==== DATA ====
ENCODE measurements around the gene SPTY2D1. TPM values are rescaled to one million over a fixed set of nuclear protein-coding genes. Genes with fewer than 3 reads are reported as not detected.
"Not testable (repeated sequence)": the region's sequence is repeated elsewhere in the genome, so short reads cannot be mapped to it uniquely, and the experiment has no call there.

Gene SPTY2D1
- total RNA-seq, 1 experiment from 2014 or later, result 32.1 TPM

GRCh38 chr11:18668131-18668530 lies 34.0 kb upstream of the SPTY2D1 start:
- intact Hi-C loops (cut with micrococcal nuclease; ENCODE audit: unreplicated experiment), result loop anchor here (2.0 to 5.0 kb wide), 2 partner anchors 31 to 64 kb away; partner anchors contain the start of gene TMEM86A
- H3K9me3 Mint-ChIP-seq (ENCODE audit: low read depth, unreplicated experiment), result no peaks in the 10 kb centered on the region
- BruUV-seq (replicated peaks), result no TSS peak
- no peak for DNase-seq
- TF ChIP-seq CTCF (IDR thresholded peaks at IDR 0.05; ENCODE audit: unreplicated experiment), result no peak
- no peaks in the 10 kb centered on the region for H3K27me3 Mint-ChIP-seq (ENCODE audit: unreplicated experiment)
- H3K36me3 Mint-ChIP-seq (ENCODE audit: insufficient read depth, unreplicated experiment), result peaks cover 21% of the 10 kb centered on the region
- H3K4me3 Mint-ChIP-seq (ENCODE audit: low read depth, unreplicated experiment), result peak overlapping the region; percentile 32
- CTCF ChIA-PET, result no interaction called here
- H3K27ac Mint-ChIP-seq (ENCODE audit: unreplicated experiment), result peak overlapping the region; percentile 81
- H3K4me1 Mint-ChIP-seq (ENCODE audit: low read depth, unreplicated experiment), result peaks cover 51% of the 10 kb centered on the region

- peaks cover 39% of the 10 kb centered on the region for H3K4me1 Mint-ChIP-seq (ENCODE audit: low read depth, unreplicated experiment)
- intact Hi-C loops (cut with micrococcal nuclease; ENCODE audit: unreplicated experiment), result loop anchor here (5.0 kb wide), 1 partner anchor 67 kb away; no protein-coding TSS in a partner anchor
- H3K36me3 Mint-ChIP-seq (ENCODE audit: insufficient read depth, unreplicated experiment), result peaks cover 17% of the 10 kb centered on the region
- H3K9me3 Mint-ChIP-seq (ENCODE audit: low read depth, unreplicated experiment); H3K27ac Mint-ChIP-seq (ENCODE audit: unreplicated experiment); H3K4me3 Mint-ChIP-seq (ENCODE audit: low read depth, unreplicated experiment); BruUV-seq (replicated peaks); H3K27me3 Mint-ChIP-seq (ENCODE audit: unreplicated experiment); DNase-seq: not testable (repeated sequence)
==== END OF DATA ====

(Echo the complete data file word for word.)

ENCODE measurements around the gene SPTY2D1. TPM values are rescaled to one million over a fixed set of nuclear protein-coding genes. Genes with fewer than 3 reads are reported as not detected.
"Not testable (repeated sequence)": the region's sequence is repeated elsewhere in the genome, so short reads cannot be mapped to it uniquely, and the experiment has no call there.

Gene SPTY2D1
- total RNA-seq, 1 experiment from 2014 or later, result 32.1 TPM

GRCh38 chr11:18668131-18668530 lies 34.0 kb upstream of the SPTY2D1 start:
- intact Hi-C loops (cut with micrococcal nuclease; ENCODE audit: unreplicated experiment), result loop anchor here (2.0 to 5.0 kb wide), 2 partner anchors 31 to 64 kb away; partner anchors contain the start of gene TMEM86A
- H3K9me3 Mint-ChIP-seq (ENCODE audit: low read depth, unreplicated experiment), result no peaks in the 10 kb centered on the region
- BruUV-seq (replicated peaks), result no TSS peak
- no peak for DNase-seq
- TF ChIP-seq CTCF (IDR thresholded peaks at IDR 0.05; ENCODE audit: unreplicated experiment), result no peak
- no peaks in the 10 kb centered on the region for H3K27me3 Mint-ChIP-seq (ENCODE audit: unreplicated experiment)
- H3K36me3 Mint-ChIP-seq (ENCODE audit: insufficient read depth, unreplicated experiment), result peaks cover 21% of the 10 kb centered on the region
- H3K4me3 Mint-ChIP-seq (ENCODE audit: low read depth, unreplicated experiment), result peak overlapping the region; percentile 32
- CTCF ChIA-PET, result no interaction called here
- H3K27ac Mint-ChIP-seq (ENCODE audit: unreplicated experiment), result peak overlapping the region; percentile 81
- H3K4me1 Mint-ChIP-seq (ENCODE audit: low read depth, unreplicated experiment), result peaks cover 51% of the 10 kb centered on the region

- peaks cover 39% of the 10 kb centered on the region for H3K4me1 Mint-ChIP-seq (ENCODE audit: low read depth, unreplicated experiment)
- intact Hi-C loops (cut with micrococcal nuclease; ENCODE audit: unreplicated experiment), result loop anchor here (5.0 kb wide), 1 partner anchor 67 kb away; no protein-coding TSS in a partner anchor
- H3K36me3 Mint-ChIP-seq (ENCODE audit: insufficient read depth, unreplicated experiment), result peaks cover 17% of the 10 kb centered on the region
- H3K9me3 Mint-ChIP-seq (ENCODE audit: low read depth, unreplicated experiment); H3K27ac Mint-ChIP-seq (ENCODE audit: unreplicated experiment); H3K4me3 Mint-ChIP-seq (ENCODE audit: low read depth, unreplicated experiment); BruUV-seq (replicated peaks); H3K27me3 Mint-ChIP-seq (ENCODE audit: unreplicated experiment); DNase-seq: not testable (repeated sequence)